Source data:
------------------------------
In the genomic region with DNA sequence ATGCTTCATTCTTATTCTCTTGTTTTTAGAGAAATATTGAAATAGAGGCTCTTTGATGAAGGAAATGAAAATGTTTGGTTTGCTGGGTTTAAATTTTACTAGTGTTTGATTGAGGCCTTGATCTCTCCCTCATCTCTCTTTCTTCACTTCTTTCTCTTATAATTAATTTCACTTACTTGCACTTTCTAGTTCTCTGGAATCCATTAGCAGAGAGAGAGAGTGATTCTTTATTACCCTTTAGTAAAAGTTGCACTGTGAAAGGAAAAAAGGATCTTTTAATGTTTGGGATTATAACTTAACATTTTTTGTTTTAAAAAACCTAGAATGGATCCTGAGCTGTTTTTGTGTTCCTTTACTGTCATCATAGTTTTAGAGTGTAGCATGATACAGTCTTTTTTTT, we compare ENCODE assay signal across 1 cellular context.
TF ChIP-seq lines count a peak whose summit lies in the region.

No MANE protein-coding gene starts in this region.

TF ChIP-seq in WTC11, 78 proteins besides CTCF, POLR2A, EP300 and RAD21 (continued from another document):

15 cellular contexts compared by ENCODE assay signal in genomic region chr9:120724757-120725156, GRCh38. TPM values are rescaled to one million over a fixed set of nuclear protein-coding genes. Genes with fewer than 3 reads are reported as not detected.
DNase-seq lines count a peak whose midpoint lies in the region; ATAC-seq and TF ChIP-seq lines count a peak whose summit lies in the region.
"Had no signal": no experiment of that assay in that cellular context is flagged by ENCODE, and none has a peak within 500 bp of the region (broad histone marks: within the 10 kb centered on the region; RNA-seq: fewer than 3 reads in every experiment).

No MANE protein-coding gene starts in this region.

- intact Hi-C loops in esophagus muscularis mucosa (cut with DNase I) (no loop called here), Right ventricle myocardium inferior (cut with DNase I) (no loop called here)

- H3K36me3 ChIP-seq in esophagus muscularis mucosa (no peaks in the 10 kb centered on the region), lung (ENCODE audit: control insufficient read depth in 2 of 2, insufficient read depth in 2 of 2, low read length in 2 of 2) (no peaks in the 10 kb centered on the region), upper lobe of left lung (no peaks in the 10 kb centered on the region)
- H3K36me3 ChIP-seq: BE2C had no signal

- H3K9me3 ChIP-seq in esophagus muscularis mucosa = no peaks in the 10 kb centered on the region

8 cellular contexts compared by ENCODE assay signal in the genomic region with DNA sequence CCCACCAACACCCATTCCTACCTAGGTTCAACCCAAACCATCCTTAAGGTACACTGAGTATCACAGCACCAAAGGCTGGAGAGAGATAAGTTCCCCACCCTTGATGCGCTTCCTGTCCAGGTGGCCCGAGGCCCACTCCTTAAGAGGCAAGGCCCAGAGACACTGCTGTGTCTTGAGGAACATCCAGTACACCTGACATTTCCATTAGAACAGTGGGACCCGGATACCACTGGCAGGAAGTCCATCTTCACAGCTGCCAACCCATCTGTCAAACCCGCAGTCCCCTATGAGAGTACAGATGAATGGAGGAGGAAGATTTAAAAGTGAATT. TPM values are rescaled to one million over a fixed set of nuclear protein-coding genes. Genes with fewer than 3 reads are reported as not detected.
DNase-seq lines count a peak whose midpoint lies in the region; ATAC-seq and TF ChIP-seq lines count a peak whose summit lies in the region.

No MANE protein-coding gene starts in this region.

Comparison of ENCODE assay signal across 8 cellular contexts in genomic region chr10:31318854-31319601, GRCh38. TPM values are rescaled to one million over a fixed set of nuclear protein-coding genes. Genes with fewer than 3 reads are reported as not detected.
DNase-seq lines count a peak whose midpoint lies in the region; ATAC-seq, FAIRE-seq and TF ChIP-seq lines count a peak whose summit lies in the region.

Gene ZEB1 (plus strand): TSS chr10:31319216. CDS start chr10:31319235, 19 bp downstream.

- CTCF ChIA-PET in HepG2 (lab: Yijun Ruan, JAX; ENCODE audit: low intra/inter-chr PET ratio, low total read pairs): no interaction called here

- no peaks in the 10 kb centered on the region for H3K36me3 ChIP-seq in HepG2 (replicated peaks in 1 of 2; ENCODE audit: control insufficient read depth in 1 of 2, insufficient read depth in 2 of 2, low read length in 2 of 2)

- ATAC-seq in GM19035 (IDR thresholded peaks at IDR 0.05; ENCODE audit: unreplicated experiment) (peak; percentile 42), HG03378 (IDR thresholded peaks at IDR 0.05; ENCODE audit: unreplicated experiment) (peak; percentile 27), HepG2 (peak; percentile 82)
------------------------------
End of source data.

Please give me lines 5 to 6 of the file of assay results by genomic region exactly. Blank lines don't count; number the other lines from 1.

15 cellular contexts compared by ENCODE assay signal in genomic region chr9:120724757-120725156, GRCh38. TPM values are rescaled to one million over a fixed set of nuclear protein-coding genes. Genes with fewer than 3 reads are reported as not detected.
DNase-seq lines count a peak whose midpoint lies in the region; ATAC-seq and TF ChIP-seq lines count a peak whose summit lies in the region.